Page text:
Has the United States become an ‘idiocracy’?

After watching the state’s current political debates, I decided that our society has morphed into the one depicted in the 2006 comedy, “Idiocracy.” In the movie, an American slacker is transported into the future, where Americans have become idiots and he is a brain trust by comparison.

California is about to choose its next governor based on which particular issue is more pressing: Should Jerry Brown’s aide (or wife) have called Meg Whitman a “whore” after a telephone call in which the staff forgot to hang up the phone? Should Whitman have fired her immigrant housekeeper after it became clear the woman was here illegally?

Only an Idiocracy would be fixated on these non-issues.

This should be a big Republican year. One of the few congressional Republicans in trouble is Rep. Dan Lungren, who represents a district near Sacramento. In 1995, Rep. Henry Hyde criticized his friend Lungren because he authored the re-enactment of civil forfeiture laws that make it easy for law enforcement to take property on the slightest pretext. Forfeiture is a huge liberty and property rights issue, or should be.

Yet Lungren’s opponent, Ami Bera, is running a boilerplate left-wing campaign that never mentions this. And Bera refused my requests to talk. “He would love to talk about those issues,” his communications director said. “But we have a psychotic schedule.” Oh sure.

A grassroots group that opposes eminent domain abuse sent questionnaires to statewide constitutional candidates asking whether they agree with the state Senate motto saying that “the highest duty of our representatives is to protect the liberty of the people.” While the third-party candidates answered the question, none of the major candidates even answered these liberty questions. No surprise. Liberty is not on their agenda.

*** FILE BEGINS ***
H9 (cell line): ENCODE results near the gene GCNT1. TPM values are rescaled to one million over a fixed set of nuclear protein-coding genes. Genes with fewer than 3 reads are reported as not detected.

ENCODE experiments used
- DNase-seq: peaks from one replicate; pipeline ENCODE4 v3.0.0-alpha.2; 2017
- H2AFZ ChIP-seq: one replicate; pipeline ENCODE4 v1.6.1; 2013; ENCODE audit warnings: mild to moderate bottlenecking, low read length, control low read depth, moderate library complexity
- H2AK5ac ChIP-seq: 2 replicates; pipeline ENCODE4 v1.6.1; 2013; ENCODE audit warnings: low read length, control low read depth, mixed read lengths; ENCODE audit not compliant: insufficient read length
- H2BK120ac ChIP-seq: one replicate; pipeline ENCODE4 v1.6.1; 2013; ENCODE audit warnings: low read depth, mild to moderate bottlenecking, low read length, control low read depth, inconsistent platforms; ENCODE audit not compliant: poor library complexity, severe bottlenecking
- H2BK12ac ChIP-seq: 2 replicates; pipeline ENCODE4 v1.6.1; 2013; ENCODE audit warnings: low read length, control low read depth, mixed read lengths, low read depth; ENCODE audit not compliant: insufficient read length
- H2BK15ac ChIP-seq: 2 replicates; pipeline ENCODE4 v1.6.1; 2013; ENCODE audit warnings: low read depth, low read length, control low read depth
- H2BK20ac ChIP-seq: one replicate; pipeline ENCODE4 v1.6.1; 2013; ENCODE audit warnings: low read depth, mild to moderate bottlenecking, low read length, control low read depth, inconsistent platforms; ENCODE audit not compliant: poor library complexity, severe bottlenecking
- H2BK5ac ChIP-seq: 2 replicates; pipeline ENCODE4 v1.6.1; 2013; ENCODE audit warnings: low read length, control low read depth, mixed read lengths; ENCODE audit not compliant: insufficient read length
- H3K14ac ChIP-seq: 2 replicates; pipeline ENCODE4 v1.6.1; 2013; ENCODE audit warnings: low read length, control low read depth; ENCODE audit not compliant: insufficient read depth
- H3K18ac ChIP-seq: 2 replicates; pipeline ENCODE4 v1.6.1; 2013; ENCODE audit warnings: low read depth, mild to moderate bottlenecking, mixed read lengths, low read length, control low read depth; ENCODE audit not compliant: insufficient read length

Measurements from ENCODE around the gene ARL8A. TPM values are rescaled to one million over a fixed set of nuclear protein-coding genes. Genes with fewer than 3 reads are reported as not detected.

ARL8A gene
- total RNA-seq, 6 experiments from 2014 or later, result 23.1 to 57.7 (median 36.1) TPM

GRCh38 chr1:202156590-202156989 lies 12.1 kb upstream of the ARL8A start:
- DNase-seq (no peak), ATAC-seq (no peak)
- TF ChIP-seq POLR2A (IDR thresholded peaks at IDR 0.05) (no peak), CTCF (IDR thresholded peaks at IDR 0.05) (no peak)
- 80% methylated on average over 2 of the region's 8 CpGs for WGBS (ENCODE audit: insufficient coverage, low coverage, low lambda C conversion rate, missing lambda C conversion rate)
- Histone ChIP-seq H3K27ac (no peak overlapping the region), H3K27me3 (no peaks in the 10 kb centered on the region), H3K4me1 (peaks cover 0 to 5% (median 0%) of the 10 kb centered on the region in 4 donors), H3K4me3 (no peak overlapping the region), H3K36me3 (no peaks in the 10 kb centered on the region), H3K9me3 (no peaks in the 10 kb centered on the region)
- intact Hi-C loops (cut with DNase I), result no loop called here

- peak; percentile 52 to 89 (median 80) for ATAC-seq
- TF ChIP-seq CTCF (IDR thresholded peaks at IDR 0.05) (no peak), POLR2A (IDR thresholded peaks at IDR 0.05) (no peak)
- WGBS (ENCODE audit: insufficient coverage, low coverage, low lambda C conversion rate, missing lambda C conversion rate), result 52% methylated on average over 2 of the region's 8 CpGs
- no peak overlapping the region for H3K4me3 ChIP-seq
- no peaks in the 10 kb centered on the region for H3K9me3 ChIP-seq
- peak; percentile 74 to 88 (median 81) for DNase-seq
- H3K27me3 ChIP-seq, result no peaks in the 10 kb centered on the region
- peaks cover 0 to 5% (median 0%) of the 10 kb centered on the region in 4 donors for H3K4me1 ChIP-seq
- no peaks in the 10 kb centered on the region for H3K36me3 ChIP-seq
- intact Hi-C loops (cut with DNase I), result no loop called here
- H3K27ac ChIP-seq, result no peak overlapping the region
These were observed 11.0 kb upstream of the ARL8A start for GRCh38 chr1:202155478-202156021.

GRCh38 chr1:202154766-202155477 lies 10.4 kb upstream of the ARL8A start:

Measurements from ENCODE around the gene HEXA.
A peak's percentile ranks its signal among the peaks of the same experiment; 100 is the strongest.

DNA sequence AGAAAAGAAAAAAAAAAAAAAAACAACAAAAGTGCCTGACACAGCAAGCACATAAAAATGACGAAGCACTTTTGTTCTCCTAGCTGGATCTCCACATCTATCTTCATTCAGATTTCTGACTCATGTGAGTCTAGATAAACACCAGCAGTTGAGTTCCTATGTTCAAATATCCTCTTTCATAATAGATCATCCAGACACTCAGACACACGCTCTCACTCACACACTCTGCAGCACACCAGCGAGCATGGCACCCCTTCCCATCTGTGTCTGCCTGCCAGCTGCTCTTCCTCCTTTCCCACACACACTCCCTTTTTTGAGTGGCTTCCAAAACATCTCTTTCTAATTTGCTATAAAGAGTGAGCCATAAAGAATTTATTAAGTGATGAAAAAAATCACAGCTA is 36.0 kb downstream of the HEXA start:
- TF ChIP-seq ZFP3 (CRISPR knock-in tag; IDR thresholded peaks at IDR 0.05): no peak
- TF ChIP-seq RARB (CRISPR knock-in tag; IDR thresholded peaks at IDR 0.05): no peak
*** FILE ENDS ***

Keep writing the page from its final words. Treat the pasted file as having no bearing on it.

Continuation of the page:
I was talking to a Republican Assemblyman — his name is irrelevant, because this can apply to almost any one of them. He talks about the Constitution, but was adamantly against Proposition 19, which would legalize marijuana. His argument: Legalization will make its use more prevalent, and it will add to the taxpayer burden for weed-addled welfare bums. Here we see that the conservative argument is no different than the liberal movement’s.

Both sides say that since taxpayers are paying the bills, government should set the rules. Both sides are for freedom when it comes to behaviors they like and against it with regard to behaviors they don’t like.

Which is why we end up with absurd scenes such as the one at a health-food store in Venice. As reported in July by the Los Angeles Times (and referred to this month by comedian Stephen Colbert), “With no warning … investigators entered an organic grocery with a search warrant … .” The four officers drew their guns and found what they were looking for: “unmarked jugs of raw milk.”

Any society where armed officers raid a store because the government doesn’t allow the sale of unprocessed milk is not really free. And when candidates would rather talk about nannies and w-words than freedom issues, that society is on the verge of becoming an Idiocracy. Or maybe it has already become one and we’re just too stupid to have noticed.

Steven Greenhut is editor in chief of CalWatchdog.com, a news and investigative journalism site covering state government. He is author of “Plunder! How Public Employee Unions Are Raiding Treasuries, Controlling Our Lives And Bankrupting The Nation.”

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